The International Monetary Fund revised downwards its growth estimate for Argentina, predicting that South America’s second largest economy will contract for two years consecutive as the president, Javier Milei, pushes for a “significant adjustment of policies.”
Argentina’s Gross Domestic Product, GDP, will contract 2.8% this year as inflation soars, after a fall of 1.1% in 2023, according to the IMF’s most recent estimates for the global economy published on Tuesday. In October, the Fund forecast 2.8% growth in 2024.
Since retiring from the position in December, Milei eliminated government subsidies and price controls, announced a 54% currency devaluation and presented plans to shore up public accounts. Thousands flocked to the capital, Buenos Aires, last Wednesday after unions called a 12-hour strike to protest their austerity measures.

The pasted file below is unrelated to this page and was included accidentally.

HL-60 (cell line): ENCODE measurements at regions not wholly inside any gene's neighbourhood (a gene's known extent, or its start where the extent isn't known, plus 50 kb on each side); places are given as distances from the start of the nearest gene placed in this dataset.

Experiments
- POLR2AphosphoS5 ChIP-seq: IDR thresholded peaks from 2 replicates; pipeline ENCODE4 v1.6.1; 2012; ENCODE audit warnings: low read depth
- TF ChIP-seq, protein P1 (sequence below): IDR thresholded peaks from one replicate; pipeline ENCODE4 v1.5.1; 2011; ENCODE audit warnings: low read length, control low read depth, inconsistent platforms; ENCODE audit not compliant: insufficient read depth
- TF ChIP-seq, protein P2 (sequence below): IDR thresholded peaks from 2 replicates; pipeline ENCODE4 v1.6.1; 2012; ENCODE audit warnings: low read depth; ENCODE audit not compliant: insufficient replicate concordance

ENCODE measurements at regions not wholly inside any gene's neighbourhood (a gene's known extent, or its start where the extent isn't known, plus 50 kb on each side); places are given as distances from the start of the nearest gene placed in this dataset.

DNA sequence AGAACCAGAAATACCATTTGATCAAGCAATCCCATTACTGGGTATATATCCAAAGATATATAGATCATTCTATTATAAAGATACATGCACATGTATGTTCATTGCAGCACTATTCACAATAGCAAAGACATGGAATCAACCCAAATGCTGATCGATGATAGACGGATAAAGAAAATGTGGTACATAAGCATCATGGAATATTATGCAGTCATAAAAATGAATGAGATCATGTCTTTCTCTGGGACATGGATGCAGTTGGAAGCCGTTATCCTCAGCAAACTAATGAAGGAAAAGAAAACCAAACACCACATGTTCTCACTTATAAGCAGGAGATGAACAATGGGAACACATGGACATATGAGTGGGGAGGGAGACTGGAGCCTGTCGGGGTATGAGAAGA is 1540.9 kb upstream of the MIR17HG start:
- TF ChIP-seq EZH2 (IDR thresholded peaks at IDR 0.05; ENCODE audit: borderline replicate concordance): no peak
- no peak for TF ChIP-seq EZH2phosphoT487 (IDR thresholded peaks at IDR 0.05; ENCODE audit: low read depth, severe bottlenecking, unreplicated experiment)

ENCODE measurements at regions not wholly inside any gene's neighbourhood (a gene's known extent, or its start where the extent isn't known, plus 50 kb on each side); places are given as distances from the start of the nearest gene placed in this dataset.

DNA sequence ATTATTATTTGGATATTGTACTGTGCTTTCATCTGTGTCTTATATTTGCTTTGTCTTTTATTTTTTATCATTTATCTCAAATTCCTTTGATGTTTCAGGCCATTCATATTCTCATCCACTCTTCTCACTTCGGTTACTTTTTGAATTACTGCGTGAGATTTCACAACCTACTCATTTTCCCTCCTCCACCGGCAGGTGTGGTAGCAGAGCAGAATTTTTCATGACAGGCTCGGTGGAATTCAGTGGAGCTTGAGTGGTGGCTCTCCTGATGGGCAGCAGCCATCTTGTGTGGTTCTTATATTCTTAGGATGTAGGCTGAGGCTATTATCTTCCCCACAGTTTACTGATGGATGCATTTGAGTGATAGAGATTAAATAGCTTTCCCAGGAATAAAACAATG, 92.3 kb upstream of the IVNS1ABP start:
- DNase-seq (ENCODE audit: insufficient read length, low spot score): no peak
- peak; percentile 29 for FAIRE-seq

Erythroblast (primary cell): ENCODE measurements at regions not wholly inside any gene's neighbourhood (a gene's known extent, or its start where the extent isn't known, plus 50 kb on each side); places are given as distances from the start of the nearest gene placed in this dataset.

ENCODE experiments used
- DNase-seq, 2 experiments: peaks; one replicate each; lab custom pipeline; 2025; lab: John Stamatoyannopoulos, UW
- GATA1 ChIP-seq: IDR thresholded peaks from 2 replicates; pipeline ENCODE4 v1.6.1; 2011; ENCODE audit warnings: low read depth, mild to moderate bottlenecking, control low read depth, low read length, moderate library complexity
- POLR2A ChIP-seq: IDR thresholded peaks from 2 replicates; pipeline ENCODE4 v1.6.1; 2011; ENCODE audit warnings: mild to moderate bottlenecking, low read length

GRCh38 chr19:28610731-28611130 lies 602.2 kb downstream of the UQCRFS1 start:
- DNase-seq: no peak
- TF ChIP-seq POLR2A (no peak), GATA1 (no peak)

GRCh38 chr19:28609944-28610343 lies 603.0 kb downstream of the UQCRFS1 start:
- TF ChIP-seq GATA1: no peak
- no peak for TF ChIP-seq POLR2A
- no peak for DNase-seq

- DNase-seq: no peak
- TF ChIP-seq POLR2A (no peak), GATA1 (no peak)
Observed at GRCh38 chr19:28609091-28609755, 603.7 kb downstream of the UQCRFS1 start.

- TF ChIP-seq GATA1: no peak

Still, Milei’s plan to eliminate the primary budget deficit this year is proving difficult to implement. In an attempt to get his key reform package passed in Congress, he renounced hundreds of proposed measures, including plans to increase taxes on exports and privatize oil company YPF.
Analysts in the most recent survey by the Argentine central bank predict that the economy will contract 2.6% in 2024. In November, the Institute of International Finance projected a 1.3% contraction this year.
Faced with inflation that accelerates in the short term as relative prices realign, Argentina’s fall will also affect Latin American growth during 2024. IMF economists anticipate that the region will grow only 1.9%, below last year’s 2.5% pace. Argentina could grow again in 2025, and the Fund estimates an expansion of 5%.